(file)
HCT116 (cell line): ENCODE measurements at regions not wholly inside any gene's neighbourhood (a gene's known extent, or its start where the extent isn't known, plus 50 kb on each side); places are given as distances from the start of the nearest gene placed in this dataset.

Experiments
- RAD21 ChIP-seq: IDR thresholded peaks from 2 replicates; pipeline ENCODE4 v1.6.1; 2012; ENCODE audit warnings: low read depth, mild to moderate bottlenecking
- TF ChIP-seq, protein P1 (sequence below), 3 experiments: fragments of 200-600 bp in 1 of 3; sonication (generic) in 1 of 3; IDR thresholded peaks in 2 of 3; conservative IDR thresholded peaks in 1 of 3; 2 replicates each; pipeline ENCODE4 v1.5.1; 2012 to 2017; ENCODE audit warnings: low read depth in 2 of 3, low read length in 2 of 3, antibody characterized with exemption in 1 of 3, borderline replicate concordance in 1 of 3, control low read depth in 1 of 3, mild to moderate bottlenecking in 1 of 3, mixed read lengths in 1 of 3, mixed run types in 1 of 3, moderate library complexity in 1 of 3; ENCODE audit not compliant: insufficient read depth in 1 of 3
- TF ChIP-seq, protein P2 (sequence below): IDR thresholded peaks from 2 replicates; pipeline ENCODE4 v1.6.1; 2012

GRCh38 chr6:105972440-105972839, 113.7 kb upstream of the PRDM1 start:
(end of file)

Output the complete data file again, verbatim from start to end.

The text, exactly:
HCT116 (cell line): ENCODE measurements at regions not wholly inside any gene's neighbourhood (a gene's known extent, or its start where the extent isn't known, plus 50 kb on each side); places are given as distances from the start of the nearest gene placed in this dataset.

Experiments
- RAD21 ChIP-seq: IDR thresholded peaks from 2 replicates; pipeline ENCODE4 v1.6.1; 2012; ENCODE audit warnings: low read depth, mild to moderate bottlenecking
- TF ChIP-seq, protein P1 (sequence below), 3 experiments: fragments of 200-600 bp in 1 of 3; sonication (generic) in 1 of 3; IDR thresholded peaks in 2 of 3; conservative IDR thresholded peaks in 1 of 3; 2 replicates each; pipeline ENCODE4 v1.5.1; 2012 to 2017; ENCODE audit warnings: low read depth in 2 of 3, low read length in 2 of 3, antibody characterized with exemption in 1 of 3, borderline replicate concordance in 1 of 3, control low read depth in 1 of 3, mild to moderate bottlenecking in 1 of 3, mixed read lengths in 1 of 3, mixed run types in 1 of 3, moderate library complexity in 1 of 3; ENCODE audit not compliant: insufficient read depth in 1 of 3
- TF ChIP-seq, protein P2 (sequence below): IDR thresholded peaks from 2 replicates; pipeline ENCODE4 v1.6.1; 2012

GRCh38 chr6:105972440-105972839, 113.7 kb upstream of the PRDM1 start: